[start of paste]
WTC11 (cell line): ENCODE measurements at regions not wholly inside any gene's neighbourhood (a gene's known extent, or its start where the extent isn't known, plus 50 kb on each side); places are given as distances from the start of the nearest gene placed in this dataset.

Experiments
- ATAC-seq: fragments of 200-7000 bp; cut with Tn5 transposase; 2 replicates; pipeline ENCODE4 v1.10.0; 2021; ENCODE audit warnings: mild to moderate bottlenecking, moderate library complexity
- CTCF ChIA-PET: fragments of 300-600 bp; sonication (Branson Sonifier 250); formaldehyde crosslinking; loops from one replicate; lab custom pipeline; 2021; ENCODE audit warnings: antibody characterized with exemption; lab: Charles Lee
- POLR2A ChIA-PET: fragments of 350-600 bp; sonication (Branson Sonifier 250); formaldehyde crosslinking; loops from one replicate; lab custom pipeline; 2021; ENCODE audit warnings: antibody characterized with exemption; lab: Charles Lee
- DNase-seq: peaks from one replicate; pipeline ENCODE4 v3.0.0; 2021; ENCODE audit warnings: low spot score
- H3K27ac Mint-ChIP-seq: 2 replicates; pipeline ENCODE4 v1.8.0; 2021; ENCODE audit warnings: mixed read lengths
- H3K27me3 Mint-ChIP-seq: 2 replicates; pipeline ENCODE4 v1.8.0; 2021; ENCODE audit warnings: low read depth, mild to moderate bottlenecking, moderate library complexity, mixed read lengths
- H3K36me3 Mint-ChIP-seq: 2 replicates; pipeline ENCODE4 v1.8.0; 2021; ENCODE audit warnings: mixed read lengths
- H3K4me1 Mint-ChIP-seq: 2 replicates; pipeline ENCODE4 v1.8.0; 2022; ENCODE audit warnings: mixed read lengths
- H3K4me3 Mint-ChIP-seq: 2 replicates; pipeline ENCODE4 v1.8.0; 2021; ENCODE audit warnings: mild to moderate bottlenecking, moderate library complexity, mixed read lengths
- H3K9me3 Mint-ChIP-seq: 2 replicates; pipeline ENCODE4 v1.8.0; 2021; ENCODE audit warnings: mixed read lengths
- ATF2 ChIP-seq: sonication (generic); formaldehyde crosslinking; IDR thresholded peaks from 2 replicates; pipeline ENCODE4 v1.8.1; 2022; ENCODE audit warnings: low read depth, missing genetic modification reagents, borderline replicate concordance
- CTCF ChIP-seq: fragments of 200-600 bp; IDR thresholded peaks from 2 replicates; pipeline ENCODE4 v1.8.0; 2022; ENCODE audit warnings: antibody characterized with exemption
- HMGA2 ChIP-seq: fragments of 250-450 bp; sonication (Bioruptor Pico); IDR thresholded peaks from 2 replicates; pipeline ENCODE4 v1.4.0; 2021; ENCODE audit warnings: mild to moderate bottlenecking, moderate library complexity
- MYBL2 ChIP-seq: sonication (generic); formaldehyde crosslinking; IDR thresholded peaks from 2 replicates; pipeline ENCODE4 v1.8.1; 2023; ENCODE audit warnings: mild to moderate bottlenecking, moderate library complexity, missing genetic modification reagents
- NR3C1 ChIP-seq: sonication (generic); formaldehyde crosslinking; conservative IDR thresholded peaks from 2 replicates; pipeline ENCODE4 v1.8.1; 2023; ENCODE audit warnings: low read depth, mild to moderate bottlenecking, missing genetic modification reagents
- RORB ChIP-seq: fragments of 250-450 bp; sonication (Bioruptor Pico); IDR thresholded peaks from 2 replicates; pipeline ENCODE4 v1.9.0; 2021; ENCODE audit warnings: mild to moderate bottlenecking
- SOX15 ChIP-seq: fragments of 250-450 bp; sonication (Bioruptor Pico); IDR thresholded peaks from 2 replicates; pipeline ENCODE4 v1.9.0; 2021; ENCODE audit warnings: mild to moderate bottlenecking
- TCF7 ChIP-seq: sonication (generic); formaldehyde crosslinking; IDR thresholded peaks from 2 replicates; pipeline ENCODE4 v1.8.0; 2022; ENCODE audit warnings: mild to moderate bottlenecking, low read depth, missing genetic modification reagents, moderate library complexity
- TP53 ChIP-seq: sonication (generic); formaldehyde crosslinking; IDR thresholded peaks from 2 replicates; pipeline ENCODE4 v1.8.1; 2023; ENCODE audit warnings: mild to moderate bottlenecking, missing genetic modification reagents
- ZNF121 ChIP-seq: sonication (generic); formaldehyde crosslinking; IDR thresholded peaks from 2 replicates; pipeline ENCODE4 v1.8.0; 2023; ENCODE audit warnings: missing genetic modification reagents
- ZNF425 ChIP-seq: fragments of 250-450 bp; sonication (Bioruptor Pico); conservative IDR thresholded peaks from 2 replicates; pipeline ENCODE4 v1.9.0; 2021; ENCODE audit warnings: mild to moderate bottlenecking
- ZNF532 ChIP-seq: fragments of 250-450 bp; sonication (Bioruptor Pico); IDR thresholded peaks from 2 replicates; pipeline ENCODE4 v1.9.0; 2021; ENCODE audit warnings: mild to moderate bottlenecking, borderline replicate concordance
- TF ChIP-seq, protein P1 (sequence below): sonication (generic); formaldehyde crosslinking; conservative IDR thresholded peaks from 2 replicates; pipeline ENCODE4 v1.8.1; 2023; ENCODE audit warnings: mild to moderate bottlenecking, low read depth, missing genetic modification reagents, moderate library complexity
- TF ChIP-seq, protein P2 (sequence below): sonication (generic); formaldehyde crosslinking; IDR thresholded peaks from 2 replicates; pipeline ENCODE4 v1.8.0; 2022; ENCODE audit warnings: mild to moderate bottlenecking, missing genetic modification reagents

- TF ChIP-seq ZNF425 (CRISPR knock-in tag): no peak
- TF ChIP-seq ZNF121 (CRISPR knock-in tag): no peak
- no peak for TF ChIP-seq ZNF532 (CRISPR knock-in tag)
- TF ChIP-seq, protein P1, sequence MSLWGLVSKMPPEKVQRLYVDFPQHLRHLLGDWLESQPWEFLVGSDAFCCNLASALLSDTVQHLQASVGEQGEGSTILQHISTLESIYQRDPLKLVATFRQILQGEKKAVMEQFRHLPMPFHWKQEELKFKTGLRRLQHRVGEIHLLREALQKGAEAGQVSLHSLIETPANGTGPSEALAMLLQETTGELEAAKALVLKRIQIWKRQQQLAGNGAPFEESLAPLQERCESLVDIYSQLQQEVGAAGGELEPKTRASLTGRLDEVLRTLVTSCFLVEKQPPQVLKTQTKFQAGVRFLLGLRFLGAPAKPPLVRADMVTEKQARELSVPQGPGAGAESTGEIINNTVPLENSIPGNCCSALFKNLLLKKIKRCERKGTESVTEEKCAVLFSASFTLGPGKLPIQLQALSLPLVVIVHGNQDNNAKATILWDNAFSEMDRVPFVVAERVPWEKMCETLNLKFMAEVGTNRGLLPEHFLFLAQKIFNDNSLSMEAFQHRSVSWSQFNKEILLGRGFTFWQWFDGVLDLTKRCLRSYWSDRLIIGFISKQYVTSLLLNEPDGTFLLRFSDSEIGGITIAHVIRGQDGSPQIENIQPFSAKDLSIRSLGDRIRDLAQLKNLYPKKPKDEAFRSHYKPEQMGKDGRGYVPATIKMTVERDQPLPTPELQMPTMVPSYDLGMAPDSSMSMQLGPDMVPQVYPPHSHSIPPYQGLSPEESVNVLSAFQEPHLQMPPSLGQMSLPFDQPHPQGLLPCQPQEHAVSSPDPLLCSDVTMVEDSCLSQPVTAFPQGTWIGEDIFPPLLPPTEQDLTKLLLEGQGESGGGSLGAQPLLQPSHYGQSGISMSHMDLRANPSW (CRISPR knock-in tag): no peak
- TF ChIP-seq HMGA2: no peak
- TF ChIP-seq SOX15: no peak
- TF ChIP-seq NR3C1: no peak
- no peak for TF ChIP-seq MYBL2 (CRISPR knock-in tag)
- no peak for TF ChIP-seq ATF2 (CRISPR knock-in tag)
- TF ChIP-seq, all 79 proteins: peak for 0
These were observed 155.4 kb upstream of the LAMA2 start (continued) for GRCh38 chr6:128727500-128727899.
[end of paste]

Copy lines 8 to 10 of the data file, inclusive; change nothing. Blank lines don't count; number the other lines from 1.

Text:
- H3K27me3 Mint-ChIP-seq: 2 replicates; pipeline ENCODE4 v1.8.0; 2021; ENCODE audit warnings: low read depth, mild to moderate bottlenecking, moderate library complexity, mixed read lengths
- H3K36me3 Mint-ChIP-seq: 2 replicates; pipeline ENCODE4 v1.8.0; 2021; ENCODE audit warnings: mixed read lengths
- H3K4me1 Mint-ChIP-seq: 2 replicates; pipeline ENCODE4 v1.8.0; 2022; ENCODE audit warnings: mixed read lengths